I think that reasonable people can differ on the value of charter schools, or perhaps even on whether this innovation approach should be limited to areas lacking high-API-score alternatives. Personally, I very much appreciate the new ideas and approaches schools like BCS bring to education, and especially, the added choice BCS brings to our community. But in any case, I suggest that those with differing opinions take them with their State representatives.
It appears to me that most other attempts to criticize the charter school's 8-year slog toward fair treatment are either somewhat (and understandably) misinformed, or in a few cases, seemingly delusional (and no ContextMan, I'm no vengeful, Republican, Mandarin, killer, marine, though admittedly, I did shoot a rifle once ;). For example, I wouldn't push too hard on the loony idea that BCS is costing the district money. The more that's discussed, the more light gets shed on the BCS share of parcel taxes that LASD receives, but to date, has withheld and spent itself. (Incidentally, this is also the main reason why the BCS Foundation has thus far been forced to ask its parents for more money than LASD's Foundation asks.) If BCS suddenly closed, LASD would be hit by the roughly $10k per student costs to educate hundreds more students, but receive substantially less than that in added revenue.
Also, a new talking point that suggests the unfairness of "forcing the district to close one of its high performing community schools" also seems misleading and revealing. It either fails to recognize, or attempts to cover over, the facts that:
- BCS kids are district kids too. Again, if BCS suddenly closed, LASD would need to make room for these students anyway. (This is why the law makes sense as district students who choose the charter school are simply switching from one district campus to another. Of course, this could require some degree of redistricting, but in the eyes of the law, this cost is worth the benefit of school choice and innovation.) Naturally, if complying with the law and housing all of the district students fairly results in more kids per campus than desired, its LASD's job to then work toward adding a new campus.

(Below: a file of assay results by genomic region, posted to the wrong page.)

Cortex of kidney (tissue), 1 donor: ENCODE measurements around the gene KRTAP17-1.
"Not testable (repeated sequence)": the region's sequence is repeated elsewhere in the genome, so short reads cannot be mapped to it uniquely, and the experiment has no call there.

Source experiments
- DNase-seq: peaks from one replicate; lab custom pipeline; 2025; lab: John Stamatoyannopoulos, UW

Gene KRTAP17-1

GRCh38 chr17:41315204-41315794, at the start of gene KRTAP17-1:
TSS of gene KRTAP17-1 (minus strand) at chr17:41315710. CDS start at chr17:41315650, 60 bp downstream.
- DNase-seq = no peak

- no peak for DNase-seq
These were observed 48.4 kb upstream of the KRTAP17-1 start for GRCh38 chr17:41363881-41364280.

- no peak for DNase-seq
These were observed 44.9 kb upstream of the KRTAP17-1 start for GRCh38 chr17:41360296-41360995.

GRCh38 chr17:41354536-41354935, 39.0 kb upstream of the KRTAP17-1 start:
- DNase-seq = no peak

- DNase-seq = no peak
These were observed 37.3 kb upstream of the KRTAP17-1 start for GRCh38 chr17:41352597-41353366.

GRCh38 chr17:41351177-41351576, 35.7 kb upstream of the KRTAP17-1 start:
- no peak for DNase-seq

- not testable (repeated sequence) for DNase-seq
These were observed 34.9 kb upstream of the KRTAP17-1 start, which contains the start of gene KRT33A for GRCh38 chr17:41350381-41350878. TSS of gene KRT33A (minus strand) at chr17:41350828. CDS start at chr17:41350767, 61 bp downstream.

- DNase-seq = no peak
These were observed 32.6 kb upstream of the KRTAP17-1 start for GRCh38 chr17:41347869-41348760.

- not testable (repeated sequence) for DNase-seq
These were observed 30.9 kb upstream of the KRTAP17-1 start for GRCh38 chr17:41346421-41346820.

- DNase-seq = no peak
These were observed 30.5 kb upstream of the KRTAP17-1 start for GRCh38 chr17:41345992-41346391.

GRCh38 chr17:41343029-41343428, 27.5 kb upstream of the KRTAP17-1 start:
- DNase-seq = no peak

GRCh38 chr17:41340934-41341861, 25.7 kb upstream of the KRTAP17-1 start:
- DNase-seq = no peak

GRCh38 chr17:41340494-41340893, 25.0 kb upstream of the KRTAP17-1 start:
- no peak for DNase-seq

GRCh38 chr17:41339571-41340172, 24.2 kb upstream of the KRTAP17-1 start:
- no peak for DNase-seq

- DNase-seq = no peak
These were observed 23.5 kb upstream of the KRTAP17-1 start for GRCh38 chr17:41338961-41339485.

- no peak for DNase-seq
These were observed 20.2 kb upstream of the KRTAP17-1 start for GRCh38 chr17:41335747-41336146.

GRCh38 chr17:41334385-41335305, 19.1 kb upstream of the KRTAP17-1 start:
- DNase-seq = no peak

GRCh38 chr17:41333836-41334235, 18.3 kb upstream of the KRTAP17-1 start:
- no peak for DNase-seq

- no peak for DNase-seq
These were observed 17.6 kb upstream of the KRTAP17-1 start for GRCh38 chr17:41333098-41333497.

- LASD has had 8 years to provide equivalent facilities to the charter school, an entire generation of BCS students in trailers, even with a perfectly adequate and unoccupied campus available for about half of that period. To BCS parents, it's as if LASD has chosen to keep the real BCS campus "closed" for 8 years. Each year, very similar, ultimately empty promises on finding a long-term solution have been announced. Unfortunately, any LASD movement toward such a solution seems to have been largely anchored, and thus precluded by a handful of loud, vindictive-sounding voices (such as ContextMan's). The LASD facilities offers were so far from equivalent that the Appeals Court, in judging that LASD had been acting unlawfully, made a point to mention that there was also evidence to support a finding that LASD had even been acting in "bad faith." So, being "forced" may well be LASD's only politically feasible path to compliance.
- Lastly, the suggestion that a high-performing community school would be lost seems misleading at best. Not only would the campus be used to continue to support a very high performing community public school, but it would allow a truly innovative public school choice a chance to blossom.
Cheers, and have a great weekend!